This class of ship comes with a pair of exo-frame cargo movers. These are mech-like exoskeletons “worn” by a single operator. The chamber at deck level on the port side of the hold is a garage dedicated to the storage and upkeep of this equipment. Though one of the dirtier areas on a typically filthy ship, the garage has all of the facilities needed to maintain and repair the exo-frames. Recharging ports are built into the wall as is a diagnostics console. A pair of rusty lockers holds tools and parts. Crates outside hold additional gear as well as alternate attachments for the frames. One wall of the room is a garage door which slides up to allow for easy access. A couple of normal (human sized) doors also lead out of the room, though these are sometimes blocked by cargo. As with all means of exiting the cargo hold, the doors to the garage are reinforced and constructed to withstand the various substances and conditions that may fill the hold outside. A ladder leads up to the office above and down to a crawlway tunnel beneath the cargo bay floor.

12. Cargo Hold
The Kibiko has a modified cargo hold. The top half of the cargo hold has been used to create a small fighter bay. The hold is 180 feet long, up to 60 feet wide and only 14 feet high for most of its length. Both the roof and the back end of the ship sport massive doors that allow for rapid loading and unloading of bulk cargo. There are dedicated hookups for adding and extracting liquid cargos and pressurized gases. Structural support is provided by a framework of girders and ribbing – leaving the hold itself free of pillars and other obstructions. The floor contains numerous clamps, tie downs, and magnetic fusing plates for securing cargo. On one side of the hold is a garage for cargo moving equipment. On the other side is a secure storage area for small, valuable, cargo. At the forward end doors lead to the crew space. At the aft end a retractable ramp allows for easy access to the ground.

The fighter bay on top of the cargo hold can be accessed from the metal mesh balcony. There are doors facing the lounge and the office. The floor of the launch bay is reinforced and can support a fighter's weight. Once in the bay the fighter is locked into place. Launching and retrieving is done through the modified access doors on the top in the ship itself.

The Balcony
A metal mesh balcony encircles the hold about sixteen feet above the deck. Steep stairs near the aft end provide access to the balcony and the upper level rooms. On the port side of the upper level an office looks down over the hold. Across from this a bar-like lounge has a similar view, in a standard Kibiko. In this ship the view is totally obscured by the fighter/shuttle bay built into the top of the cargo area. A short ladder in the middle of the aft section of balcony leads into the small engineering area. This aft balcony section is split in the middle (under the ladder) and can fold up to either side like a draw bridge or be removed entirely. A small semi-circular section of the balcony at the forward end of the hold can also be pulled up. The reason for these cumbersome modifications is to fit standard HMT-337 shipping containers snugly into the hold. These ubiquitous boxes are 35 ft long, 15 ft high, and 15 ft wide. They hold about 70 register tons of cargo. While a single layer of containers can fit beneath the balcony, a second layer requires that these balcony sections to be moved out of the way. It also facilitates loading and unloading such containers from above.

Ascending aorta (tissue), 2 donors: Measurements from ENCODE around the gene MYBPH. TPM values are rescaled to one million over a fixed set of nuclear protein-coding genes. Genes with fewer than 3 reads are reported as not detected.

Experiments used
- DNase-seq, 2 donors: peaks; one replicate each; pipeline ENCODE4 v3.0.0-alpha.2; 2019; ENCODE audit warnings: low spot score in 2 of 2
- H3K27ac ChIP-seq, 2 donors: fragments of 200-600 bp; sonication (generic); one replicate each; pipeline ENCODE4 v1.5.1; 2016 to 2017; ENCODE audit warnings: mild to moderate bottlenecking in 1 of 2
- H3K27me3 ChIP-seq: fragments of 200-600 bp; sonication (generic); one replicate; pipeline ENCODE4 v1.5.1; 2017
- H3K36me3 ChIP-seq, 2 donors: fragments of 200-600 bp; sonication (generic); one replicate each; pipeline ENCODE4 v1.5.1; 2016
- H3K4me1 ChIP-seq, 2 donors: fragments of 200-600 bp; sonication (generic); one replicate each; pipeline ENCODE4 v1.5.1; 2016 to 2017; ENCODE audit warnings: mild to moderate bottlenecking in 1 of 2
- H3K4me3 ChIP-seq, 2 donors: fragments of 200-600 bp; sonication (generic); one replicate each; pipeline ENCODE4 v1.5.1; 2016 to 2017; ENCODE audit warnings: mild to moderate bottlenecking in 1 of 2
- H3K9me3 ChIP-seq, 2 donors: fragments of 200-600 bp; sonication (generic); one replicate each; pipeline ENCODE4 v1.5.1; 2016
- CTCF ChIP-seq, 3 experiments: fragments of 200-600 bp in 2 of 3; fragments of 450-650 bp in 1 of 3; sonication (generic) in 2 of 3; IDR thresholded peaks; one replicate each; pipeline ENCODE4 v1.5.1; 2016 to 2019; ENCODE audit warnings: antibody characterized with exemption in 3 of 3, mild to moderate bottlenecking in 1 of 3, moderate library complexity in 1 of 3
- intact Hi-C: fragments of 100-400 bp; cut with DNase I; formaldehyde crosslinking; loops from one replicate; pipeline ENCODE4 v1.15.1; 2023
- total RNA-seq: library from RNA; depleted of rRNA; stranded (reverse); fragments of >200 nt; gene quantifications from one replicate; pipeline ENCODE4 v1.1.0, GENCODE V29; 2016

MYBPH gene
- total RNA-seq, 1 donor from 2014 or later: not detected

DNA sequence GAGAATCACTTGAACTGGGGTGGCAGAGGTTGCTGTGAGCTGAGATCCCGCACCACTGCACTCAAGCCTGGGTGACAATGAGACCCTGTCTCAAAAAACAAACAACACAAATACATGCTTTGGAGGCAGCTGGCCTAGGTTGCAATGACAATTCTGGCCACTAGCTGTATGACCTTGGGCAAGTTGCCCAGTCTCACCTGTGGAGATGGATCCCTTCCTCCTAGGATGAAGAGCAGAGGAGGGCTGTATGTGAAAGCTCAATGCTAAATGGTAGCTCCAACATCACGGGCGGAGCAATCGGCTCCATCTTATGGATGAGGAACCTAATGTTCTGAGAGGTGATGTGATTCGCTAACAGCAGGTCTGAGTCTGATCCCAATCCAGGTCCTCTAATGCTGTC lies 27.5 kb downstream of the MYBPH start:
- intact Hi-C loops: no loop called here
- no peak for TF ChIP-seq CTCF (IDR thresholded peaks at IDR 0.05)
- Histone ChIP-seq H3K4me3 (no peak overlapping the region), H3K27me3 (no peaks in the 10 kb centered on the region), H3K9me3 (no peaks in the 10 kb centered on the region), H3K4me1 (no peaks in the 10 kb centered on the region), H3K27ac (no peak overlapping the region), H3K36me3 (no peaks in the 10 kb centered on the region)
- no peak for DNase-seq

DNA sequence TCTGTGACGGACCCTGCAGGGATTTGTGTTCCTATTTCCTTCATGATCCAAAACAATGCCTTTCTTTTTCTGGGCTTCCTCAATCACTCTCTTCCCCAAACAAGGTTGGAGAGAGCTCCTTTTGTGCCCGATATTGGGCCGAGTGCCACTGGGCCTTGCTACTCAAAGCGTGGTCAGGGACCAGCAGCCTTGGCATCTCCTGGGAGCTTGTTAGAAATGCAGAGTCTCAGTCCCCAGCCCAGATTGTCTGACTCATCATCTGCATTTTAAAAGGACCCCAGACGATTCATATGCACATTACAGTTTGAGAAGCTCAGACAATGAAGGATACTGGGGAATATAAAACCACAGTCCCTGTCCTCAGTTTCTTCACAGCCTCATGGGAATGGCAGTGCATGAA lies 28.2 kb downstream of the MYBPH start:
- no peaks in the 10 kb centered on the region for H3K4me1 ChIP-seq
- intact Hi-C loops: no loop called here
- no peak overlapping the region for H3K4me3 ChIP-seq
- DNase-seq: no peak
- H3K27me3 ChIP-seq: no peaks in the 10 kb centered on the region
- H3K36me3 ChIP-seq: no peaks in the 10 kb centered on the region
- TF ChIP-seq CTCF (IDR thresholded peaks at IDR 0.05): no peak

A Kibiko can squeeze in eight such shipping containers (four on the deck and four more on top of these) while a Kiboko can hold up to sixteen. Maneuvering these container in such tight quarters requires skilled operators and the judicious application of anti-grav and inertial manipulation technology. It is not uncommon for these ships to carry customized containers (holding passenger quarters or other specialized “rooms”) on a semi-permanent basis. With the removal of some railing, the second story of containers can be entered from the forward balcony section.

The Crawlway
Between the floor of the cargo hold and the bottom hull of the ship is nearly four feet of space dedicated to structural supports and ship’s systems. This is one reason that the Kibiko does not have “bomb bay” doors in the floor of its hold (the other reason being the cheap anti-grav system which makes hovering the ship in atmosphere difficult).This area also contains a crawlway: a padded tunnel about 3 feet across through which crew members can crawl or float. The crawlway starts at the central ladder tube near the front of the cargo hold. It heads towards the middle of the hold and then T’s right and left. The starboard branch ends beneath the ladder in the vaults chamber while the port branch comes up in the garage. The purpose of this crawlway is to allow access to the garage, vaults, office, and lounge when the cargo hold is full of liquid or compressed gas; or just filled to the brim with garbage, scrap, or rock. The passage is awkward to traverse when planet side but lies beneath the gravity plating in the floor and so is at zero-G when the ship is in space. Still, there is not much room for passing should a crew member meet someone going the other way along the padded and dimly lit tube.

On the map, the path of the crawlway can be traced by the removable panels in the floor over its route. Note that the engineering room is NOT accessible by any means short of EVA if the cargo hold is sealed.

13. Vaults
Within this area are three secure storage rooms. The doors are reinforced and the area has additional sensors and alarms. These small rooms aren’t vaults like one would find in a bank, but they do provide a much higher degree of security and privacy than the main cargo hold. Of course stowage rates are also much higher for customers who wish to keep their valuables here. Because demand for secure storage is typically low on this type of ship, the forward-most vault is also used to store tools and cleaning supplies. Outside of the vaults this chamber has some engineering panels and a ladder which leads up to the lounge and down to the crawlway beneath the cargo hold. The room is also equipped with a garage door which can slide up into the ceiling. This reduces the security of the room but adds another 100 square feet of usable floor space to the main hold.